The wind blows the white curtains across the window smell fresh clean

Simple Ways to Make Sure Your Home Always Smells Clean and Fresh

When it comes to housekeeping, there’s nothing quite so lovely as the smell of clean. Clean is the absence of odors from animals, people, garbage, rot, mold, mildew, smoke, dirt, grease, and grime—not the presence of a potent spray fragrance on top of odors.

The wind blows the white curtains across the window smell fresh clean

Check out these simple ways to keep your home smelling clean and fresh. And for those who love a scent, I have some ideas for that too.

 Deal with Moisture

Moisture is the number one cause of household odors. If you suspect this may be the source of that sour smell when you walk into a room, wonder no more.

  • Invest in an inexpensive hygrometer that measures specific humidity. Test every room, including the basement and attic. If you discover humidity levels above 60%, consider using a dehumidifier.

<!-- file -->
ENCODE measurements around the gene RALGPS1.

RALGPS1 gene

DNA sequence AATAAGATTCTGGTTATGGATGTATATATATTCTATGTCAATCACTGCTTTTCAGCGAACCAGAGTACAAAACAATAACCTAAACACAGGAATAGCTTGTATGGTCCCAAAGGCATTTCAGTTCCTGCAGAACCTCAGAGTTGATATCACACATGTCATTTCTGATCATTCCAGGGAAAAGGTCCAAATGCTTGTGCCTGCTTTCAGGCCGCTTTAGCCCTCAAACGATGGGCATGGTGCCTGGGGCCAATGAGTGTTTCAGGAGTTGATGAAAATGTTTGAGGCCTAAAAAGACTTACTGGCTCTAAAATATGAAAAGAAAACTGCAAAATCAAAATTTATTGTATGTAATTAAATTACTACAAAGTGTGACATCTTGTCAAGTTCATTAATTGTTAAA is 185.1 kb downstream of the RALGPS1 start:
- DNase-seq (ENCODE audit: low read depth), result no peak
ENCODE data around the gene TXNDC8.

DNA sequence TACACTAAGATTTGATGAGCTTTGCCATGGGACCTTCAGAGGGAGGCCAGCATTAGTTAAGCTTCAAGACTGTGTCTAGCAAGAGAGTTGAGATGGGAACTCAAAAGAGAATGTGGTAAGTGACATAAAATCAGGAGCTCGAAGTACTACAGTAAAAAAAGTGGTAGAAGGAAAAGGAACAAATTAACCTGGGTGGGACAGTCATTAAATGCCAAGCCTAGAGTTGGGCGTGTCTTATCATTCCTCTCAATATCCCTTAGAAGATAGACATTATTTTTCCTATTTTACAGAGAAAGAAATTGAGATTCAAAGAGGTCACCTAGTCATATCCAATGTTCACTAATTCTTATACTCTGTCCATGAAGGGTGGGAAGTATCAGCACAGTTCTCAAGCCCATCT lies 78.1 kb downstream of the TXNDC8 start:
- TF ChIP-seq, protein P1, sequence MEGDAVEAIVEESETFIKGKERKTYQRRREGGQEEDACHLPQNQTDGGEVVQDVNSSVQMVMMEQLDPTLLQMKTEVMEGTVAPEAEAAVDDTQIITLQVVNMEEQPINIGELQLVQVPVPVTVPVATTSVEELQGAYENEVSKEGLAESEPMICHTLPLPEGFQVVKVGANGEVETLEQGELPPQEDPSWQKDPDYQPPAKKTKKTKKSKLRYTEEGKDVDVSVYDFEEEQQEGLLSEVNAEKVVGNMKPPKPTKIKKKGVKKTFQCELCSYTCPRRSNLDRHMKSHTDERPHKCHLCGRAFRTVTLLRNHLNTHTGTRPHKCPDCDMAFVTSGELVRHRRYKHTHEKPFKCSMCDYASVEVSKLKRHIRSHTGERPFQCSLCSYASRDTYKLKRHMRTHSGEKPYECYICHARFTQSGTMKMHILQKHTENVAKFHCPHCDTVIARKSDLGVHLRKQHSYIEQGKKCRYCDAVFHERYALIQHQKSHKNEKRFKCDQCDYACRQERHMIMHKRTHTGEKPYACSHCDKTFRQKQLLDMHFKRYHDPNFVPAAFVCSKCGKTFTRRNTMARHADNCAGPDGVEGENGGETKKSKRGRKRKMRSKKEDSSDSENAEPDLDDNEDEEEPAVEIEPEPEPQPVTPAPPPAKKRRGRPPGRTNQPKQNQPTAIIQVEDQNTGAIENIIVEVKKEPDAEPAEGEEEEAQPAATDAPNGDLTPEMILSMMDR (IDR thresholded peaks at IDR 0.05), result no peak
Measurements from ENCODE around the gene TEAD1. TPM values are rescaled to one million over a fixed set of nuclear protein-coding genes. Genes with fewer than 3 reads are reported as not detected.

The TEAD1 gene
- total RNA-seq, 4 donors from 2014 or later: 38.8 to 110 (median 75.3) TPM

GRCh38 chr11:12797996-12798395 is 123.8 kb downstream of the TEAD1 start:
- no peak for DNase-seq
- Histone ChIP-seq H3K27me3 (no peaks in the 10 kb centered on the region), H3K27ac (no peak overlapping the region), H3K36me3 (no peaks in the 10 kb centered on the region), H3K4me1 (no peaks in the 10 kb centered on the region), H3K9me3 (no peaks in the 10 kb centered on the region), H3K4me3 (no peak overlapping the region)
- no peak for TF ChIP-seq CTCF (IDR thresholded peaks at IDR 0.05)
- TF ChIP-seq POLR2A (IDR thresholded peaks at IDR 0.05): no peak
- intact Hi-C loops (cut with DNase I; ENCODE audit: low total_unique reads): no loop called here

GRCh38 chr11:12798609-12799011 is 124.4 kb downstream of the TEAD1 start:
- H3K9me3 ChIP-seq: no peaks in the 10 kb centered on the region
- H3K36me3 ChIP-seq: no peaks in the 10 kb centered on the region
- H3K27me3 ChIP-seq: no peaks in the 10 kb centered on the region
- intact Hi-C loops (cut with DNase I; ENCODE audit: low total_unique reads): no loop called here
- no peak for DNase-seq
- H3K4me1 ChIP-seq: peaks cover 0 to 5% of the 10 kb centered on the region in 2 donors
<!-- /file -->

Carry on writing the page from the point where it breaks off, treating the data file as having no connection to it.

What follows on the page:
• If you live in a humid climate, avoid wall-to-wall carpet and rugs that can trap moisture, especially in bathrooms.
  • Place moisture-absorbing crystals like Damp-Rid in closets and bathrooms.
  • Don’t allow wet things like towels to sit in hampers for any length of time.
  • Run sponges through the dishwasher at least every couple of days.
  • Hang bath mats over the towel bar or shower rod following every use so they can dry out.

MORE: Best Inexpensive Home Dehumidifiers and How to Choose

Address the Obvious

The more time you spend around them, the less likely you may be to realize the offensive odors radiating from litter boxes, dog beds, animal accidents, trash and garbage cans, diaper pails, clothes hampers, pillows, and mattresses.

You may have nose blindness, known as sensory adaptation, according to Leslie Stein, Ph.D., director of science communications at the Monell Chemical Senses Center.